Bangus Sisig

This is Filipino pulutan, food to be eaten while drinking beer or liquor. The traditional version uses pork cheeks, ears, chicken livers, egg, chill peppers, garlic and onions. The meats require a whole lot more prep and have lots of fat. This is lightened up with bangus (also called milkfish), but gets the same sizzling pan prep like fajitas. The fish is convection oven cooked, instead of fried. You can get the fish at an Asian grocery.It’s topped with crushed chicharron and served with a squeeze of lime. It comes in at 3 weight watcher points a serving. Have it with a San Miguel Light beer, cheers!

Bangus Sisig

Serves 4

  • Boneless Bangus, unmarinated
  • 1/2 cup diced onion
  • 2 cloves of garlic
  • Salt & pepper to taste
  • 1 Serrano chili, minced
  • 1 tablespoon of Mayonnaise
  • 1 egg
  • 1/2 oz of chicharron, crushed
  • Lime wedges
  1. Preheat and oven to 425 F, use convection setting if possible. Coat a fajita pan with oil and put into the oven.
  2. Sprinkle the Bangus with salt and pepper and cook 15 minutes
  3. While the fish is cooking, sauté the onion, garlic and chili until onions are tender.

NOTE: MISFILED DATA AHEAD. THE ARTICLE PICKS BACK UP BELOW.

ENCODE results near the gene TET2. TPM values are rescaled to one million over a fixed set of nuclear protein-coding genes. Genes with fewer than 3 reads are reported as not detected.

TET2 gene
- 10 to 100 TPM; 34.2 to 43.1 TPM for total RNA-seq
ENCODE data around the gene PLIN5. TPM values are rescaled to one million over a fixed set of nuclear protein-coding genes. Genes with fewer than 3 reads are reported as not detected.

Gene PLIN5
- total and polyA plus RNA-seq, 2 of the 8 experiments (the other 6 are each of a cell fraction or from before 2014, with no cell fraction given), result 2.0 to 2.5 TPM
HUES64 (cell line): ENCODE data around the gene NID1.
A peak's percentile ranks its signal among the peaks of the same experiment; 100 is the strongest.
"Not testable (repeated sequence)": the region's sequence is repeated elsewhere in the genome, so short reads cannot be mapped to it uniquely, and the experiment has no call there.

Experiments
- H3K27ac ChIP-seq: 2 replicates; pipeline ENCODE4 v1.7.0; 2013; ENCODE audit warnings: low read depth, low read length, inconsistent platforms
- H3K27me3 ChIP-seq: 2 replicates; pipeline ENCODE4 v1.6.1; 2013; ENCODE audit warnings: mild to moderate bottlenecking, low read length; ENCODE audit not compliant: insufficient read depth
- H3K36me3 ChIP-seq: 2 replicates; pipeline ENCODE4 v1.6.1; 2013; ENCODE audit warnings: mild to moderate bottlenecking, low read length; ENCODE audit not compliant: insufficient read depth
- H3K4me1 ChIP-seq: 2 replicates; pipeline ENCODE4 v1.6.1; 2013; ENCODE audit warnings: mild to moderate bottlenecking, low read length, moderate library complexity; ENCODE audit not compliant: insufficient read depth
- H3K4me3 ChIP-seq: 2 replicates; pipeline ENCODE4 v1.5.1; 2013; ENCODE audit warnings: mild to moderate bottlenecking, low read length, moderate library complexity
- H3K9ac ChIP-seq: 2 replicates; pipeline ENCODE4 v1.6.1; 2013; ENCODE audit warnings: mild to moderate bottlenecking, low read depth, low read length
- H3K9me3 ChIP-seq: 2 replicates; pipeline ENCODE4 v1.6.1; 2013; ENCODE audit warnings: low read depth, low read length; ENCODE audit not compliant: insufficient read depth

4. Scrape the fish from the skin and chop. Add to the onion mixture in the sauté pan. Add the mayo.
  5. Put the mix on the preheated fajita pan, it should sizzle.
  6. Quickly mix in the egg or leave the yolk intact if you like. I like some yolky goodness in mine to mix in while eating it. The heated pan should help cook it.
  7. Squeeze with a wedge of lime, top with crushed chicharron and serve immediately.

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Today’s Lunch: Ensalada Ng Talong (Eggplant Salad)

We did this Filipino style vegetable dish. It’s simple, low calorie and tasty! I ate it before I thought of taking a picture. Maybe next time. I swear I know how to cook other things, I’m just on this Filipino kick lately. It’s under appreciated.

Serves 2

  • 2 Chinese eggplants
  • 1 medium tomato, seeded and chopped
  • Onion, 1/4 cup chopped
  • 1 tablespoon or to taste of Filipino shrimp paste (bagoong), I use spicy from Barrio Fiesta. That’s the best we can find near by.
  1. Pierce the eggplants a few times on each side with a fork and grill or cook under a broiler until the skin just begins to split, about 4 minutes per side.
  2. While that’s cooking seed and chop the tomato and onion and mix with the bagoong. Salt to taste if needed, the bagoong is pretty salty by itself.
  3. Slice the eggplant lengthwise and use a spoon to scrape the meat from the skin. Chop it up and top with the tomato mixture.